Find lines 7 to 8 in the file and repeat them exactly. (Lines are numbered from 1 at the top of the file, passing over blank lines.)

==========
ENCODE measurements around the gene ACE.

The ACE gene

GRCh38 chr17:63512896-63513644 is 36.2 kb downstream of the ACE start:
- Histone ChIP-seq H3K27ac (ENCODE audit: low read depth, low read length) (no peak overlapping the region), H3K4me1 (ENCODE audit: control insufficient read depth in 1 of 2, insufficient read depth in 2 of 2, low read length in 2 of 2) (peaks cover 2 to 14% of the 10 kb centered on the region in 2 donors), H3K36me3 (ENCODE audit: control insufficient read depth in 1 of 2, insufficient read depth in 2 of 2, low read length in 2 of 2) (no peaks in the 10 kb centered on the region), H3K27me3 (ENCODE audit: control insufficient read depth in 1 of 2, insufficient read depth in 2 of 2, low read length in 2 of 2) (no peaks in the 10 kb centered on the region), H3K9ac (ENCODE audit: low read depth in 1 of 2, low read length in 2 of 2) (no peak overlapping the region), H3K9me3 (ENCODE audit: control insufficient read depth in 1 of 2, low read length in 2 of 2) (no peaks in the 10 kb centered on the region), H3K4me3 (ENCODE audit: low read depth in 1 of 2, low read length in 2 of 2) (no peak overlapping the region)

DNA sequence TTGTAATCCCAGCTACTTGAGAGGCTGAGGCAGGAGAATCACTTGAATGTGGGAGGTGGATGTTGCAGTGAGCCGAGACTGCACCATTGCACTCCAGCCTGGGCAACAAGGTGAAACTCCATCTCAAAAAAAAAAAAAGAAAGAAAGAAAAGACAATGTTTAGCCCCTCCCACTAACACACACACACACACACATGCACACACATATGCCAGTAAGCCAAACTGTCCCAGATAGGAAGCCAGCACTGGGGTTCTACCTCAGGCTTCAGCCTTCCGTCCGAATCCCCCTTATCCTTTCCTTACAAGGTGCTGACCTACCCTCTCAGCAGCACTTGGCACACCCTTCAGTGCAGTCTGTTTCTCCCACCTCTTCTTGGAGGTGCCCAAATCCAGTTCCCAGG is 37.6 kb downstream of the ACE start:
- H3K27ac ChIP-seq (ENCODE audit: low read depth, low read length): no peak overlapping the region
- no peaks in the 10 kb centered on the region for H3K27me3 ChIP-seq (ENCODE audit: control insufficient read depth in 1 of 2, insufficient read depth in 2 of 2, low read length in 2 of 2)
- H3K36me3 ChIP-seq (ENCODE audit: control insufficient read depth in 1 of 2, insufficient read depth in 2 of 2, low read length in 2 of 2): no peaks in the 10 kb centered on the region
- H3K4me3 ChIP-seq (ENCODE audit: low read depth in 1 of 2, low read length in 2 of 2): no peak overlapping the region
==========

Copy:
- no peaks in the 10 kb centered on the region for H3K27me3 ChIP-seq (ENCODE audit: control insufficient read depth in 1 of 2, insufficient read depth in 2 of 2, low read length in 2 of 2)
- H3K36me3 ChIP-seq (ENCODE audit: control insufficient read depth in 1 of 2, insufficient read depth in 2 of 2, low read length in 2 of 2): no peaks in the 10 kb centered on the region